Tennessee LB Banks apologizes for his conduct during arrest
KNOXVILLE, Tenn. (AP) — Tennessee linebacker Jeremy Banks has issued an apology through the school after video was released showing him cursing and saying that “where I’m from, we shoot at cops” during his arrest last month following a traffic stop.
Volunteers coach Jeremy Pruitt said Wednesday at the Southeastern Conference coaches teleconference that the team has “addressed the matter internally.” Pruitt added that “Jeremy’s comments and behavior were unacceptable.”
“The one thing that guys need to know is that there’s consequences with all actions, and that’s something that obviously he’s got to learn from,” Pruitt said later Wednesday on his “Vol Calls” radio show. “One thing about it is it’s like I told him, this is something that can define the rest of his life, or this is an opportunity for him to use it as a learning lesson to grow and become a better man.’’
Banks participated in the portion of Tennessee’s Wednesday practice that was open to the media.
Banks was arrested Sept. 15 after a records check during a traffic stop just before 4 a.m. revealed he had an active warrant for failure to appear on an earlier charge of driving with a suspended license.
In video footage of the arrest released Tuesday, Banks at one point says, “where I’m from, we shoot at cops.” At another point, Banks says he should have run and tested “you all’s speed.” Knoxville television station WBIR first broadcast the footage of Banks’ arrest.
After the video was made public, Banks said in a statement Tuesday night that “I am embarrassed by my actions that night.” The sophomore from Cordova, Tennessee added that “I promise to be a better representative for the University of Tennessee moving forward.”
Also in the video footage, Banks calls Pruitt, who speaks to an officer and asks why the player is getting arrested. When the reason is explained, Pruitt says “this is the silliest (thing) I’ve ever seen in my life.” Pruitt also says that “I’ve worked at four places and never had no crap like this except for here.”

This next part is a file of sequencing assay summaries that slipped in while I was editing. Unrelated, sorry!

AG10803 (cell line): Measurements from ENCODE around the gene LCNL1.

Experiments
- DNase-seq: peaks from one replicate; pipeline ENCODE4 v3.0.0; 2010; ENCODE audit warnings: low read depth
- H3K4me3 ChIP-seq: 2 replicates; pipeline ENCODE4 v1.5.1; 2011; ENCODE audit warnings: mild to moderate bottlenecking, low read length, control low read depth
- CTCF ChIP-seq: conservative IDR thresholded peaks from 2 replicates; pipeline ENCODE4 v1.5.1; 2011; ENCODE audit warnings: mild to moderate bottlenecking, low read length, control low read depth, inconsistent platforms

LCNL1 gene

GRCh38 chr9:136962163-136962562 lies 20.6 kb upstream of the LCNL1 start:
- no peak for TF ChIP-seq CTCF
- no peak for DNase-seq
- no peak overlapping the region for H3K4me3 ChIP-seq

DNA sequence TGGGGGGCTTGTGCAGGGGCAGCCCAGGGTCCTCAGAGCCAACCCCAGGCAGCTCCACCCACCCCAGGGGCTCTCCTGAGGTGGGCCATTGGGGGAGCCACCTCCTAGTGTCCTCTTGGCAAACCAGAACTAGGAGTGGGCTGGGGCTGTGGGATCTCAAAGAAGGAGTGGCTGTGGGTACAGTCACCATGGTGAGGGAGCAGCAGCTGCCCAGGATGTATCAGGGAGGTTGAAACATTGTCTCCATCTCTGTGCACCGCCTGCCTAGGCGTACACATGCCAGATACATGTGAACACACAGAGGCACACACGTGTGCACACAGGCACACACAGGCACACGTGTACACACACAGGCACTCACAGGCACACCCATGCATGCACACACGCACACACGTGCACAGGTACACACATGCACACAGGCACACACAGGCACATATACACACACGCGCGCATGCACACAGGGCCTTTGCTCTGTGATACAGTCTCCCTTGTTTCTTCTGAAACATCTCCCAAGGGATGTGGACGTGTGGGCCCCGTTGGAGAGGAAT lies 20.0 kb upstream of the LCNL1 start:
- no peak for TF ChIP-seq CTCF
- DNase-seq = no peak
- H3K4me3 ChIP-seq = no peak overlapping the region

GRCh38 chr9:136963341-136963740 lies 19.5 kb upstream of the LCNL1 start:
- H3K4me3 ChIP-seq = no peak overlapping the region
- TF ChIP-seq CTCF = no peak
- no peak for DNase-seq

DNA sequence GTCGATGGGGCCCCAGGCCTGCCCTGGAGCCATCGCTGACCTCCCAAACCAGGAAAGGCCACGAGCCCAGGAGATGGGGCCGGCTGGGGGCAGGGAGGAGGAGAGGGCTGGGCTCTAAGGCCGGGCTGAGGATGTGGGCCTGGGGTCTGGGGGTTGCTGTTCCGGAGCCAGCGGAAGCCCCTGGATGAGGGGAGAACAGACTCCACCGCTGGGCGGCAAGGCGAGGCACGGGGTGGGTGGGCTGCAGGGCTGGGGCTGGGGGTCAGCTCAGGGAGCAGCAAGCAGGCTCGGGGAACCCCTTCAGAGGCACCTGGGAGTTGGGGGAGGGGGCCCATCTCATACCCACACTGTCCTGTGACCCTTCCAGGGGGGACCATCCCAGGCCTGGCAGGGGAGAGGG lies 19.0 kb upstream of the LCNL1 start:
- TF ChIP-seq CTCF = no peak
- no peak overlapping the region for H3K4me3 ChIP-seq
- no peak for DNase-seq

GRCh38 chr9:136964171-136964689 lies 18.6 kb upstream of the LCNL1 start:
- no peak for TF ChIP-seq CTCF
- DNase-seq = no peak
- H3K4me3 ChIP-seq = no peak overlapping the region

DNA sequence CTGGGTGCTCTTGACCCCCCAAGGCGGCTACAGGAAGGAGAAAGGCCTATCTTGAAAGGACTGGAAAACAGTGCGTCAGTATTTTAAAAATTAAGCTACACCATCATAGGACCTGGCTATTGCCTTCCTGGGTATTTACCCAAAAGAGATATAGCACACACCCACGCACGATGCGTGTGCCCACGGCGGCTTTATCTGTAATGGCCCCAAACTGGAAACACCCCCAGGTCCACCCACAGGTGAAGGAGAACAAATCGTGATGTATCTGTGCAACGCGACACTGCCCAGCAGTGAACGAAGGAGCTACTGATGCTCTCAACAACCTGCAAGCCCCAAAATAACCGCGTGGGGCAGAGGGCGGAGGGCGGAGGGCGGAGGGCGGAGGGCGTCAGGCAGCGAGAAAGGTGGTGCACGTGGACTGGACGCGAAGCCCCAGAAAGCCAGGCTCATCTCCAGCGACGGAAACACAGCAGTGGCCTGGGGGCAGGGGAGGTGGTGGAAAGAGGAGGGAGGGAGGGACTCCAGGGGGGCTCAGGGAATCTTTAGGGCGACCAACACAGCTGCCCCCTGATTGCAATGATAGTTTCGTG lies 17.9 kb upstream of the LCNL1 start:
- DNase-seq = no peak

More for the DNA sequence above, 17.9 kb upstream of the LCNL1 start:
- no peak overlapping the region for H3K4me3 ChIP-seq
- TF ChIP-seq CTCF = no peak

“To be honest, when I got the phone call, I had no idea who I was talking to probably for the first two minutes,” Pruitt said Wednesday. “By the time I got it figured out, there was obviously some confusion because it was late, but I appreciate the officer talking to me and doing his job.”
Pruitt said Wednesday he “absolutely” didn’t mean to make it seem as though police were more willing to cut players a break when they ran afoul of the law at his previous stops. Pruitt was a defensive coordinator at Florida State, Georgia and Alabama before Tennessee hired him.
“There’s no place I’ve ever coached that anybody’s cut anybody a break,” Pruitt said. “The point was the warrant was issued and it had been issued for five weeks or four weeks there, and I wasn’t aware of it. That’s something we’ve got to do a better job, to focus on our players so you don’t have a speeding ticket or anything that turns into something like this. We’ve got to do a better job as a staff to know what’s going on.”
Banks has played a reserve role in each of Tennessee’s first four games this season. He has seven tackles and two interceptions.
Tennessee (1-3, 0-1 Southeastern Conference) hosts No. 3 Georgia (4-0, 1-0) on Saturday.